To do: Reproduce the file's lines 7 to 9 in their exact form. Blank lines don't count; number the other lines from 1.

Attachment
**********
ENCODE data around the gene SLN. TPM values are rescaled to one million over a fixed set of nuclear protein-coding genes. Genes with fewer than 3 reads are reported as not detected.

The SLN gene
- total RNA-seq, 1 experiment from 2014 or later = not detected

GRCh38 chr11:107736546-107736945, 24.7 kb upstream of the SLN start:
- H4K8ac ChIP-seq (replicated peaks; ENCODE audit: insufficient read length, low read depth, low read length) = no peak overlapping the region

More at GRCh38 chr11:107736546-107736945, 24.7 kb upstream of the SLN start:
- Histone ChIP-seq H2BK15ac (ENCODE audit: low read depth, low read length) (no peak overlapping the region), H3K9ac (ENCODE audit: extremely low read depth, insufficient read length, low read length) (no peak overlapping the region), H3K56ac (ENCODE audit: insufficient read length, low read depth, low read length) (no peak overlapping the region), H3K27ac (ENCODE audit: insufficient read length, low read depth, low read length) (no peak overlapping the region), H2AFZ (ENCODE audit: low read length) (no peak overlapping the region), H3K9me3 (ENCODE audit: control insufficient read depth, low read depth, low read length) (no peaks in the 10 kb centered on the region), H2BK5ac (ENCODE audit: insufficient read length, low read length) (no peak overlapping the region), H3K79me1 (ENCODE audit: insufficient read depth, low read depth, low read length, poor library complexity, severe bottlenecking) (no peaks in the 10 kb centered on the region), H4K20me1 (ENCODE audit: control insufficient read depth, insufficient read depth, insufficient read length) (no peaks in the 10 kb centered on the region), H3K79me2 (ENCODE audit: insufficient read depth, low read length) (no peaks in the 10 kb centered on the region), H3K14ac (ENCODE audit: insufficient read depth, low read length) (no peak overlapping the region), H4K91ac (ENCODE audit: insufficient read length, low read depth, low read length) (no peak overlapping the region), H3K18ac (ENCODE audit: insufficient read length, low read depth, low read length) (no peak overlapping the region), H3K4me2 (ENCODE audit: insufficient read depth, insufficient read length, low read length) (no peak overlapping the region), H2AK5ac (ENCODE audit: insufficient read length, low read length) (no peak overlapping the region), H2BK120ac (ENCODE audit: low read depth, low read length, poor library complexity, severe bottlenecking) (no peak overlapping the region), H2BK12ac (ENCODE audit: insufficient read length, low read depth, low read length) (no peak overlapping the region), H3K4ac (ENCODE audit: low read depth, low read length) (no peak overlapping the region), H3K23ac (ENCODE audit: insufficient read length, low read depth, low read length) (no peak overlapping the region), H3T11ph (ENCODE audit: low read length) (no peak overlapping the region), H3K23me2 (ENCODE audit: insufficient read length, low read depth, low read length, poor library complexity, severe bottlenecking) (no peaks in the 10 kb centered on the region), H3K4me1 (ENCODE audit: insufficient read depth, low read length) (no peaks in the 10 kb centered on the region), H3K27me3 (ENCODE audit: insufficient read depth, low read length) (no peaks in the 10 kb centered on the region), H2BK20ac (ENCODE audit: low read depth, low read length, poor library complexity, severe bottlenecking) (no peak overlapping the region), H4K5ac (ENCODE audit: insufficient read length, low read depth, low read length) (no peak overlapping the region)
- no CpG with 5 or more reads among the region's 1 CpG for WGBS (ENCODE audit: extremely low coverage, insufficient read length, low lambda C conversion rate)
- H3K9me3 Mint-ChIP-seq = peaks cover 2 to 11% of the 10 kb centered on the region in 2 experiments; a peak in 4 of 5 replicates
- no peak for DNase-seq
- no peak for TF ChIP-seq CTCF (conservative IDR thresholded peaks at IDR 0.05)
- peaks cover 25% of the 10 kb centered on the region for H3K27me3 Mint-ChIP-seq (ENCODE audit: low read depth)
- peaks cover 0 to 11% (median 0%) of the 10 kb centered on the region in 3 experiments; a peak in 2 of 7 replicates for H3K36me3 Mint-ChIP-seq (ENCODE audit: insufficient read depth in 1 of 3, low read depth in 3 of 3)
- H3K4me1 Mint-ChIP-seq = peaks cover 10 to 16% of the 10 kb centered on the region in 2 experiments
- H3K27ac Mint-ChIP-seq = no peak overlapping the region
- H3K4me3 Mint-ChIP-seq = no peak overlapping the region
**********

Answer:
- Histone ChIP-seq H2BK15ac (ENCODE audit: low read depth, low read length) (no peak overlapping the region), H3K9ac (ENCODE audit: extremely low read depth, insufficient read length, low read length) (no peak overlapping the region), H3K56ac (ENCODE audit: insufficient read length, low read depth, low read length) (no peak overlapping the region), H3K27ac (ENCODE audit: insufficient read length, low read depth, low read length) (no peak overlapping the region), H2AFZ (ENCODE audit: low read length) (no peak overlapping the region), H3K9me3 (ENCODE audit: control insufficient read depth, low read depth, low read length) (no peaks in the 10 kb centered on the region), H2BK5ac (ENCODE audit: insufficient read length, low read length) (no peak overlapping the region), H3K79me1 (ENCODE audit: insufficient read depth, low read depth, low read length, poor library complexity, severe bottlenecking) (no peaks in the 10 kb centered on the region), H4K20me1 (ENCODE audit: control insufficient read depth, insufficient read depth, insufficient read length) (no peaks in the 10 kb centered on the region), H3K79me2 (ENCODE audit: insufficient read depth, low read length) (no peaks in the 10 kb centered on the region), H3K14ac (ENCODE audit: insufficient read depth, low read length) (no peak overlapping the region), H4K91ac (ENCODE audit: insufficient read length, low read depth, low read length) (no peak overlapping the region), H3K18ac (ENCODE audit: insufficient read length, low read depth, low read length) (no peak overlapping the region), H3K4me2 (ENCODE audit: insufficient read depth, insufficient read length, low read length) (no peak overlapping the region), H2AK5ac (ENCODE audit: insufficient read length, low read length) (no peak overlapping the region), H2BK120ac (ENCODE audit: low read depth, low read length, poor library complexity, severe bottlenecking) (no peak overlapping the region), H2BK12ac (ENCODE audit: insufficient read length, low read depth, low read length) (no peak overlapping the region), H3K4ac (ENCODE audit: low read depth, low read length) (no peak overlapping the region), H3K23ac (ENCODE audit: insufficient read length, low read depth, low read length) (no peak overlapping the region), H3T11ph (ENCODE audit: low read length) (no peak overlapping the region), H3K23me2 (ENCODE audit: insufficient read length, low read depth, low read length, poor library complexity, severe bottlenecking) (no peaks in the 10 kb centered on the region), H3K4me1 (ENCODE audit: insufficient read depth, low read length) (no peaks in the 10 kb centered on the region), H3K27me3 (ENCODE audit: insufficient read depth, low read length) (no peaks in the 10 kb centered on the region), H2BK20ac (ENCODE audit: low read depth, low read length, poor library complexity, severe bottlenecking) (no peak overlapping the region), H4K5ac (ENCODE audit: insufficient read length, low read depth, low read length) (no peak overlapping the region)
- no CpG with 5 or more reads among the region's 1 CpG for WGBS (ENCODE audit: extremely low coverage, insufficient read length, low lambda C conversion rate)
- H3K9me3 Mint-ChIP-seq = peaks cover 2 to 11% of the 10 kb centered on the region in 2 experiments; a peak in 4 of 5 replicates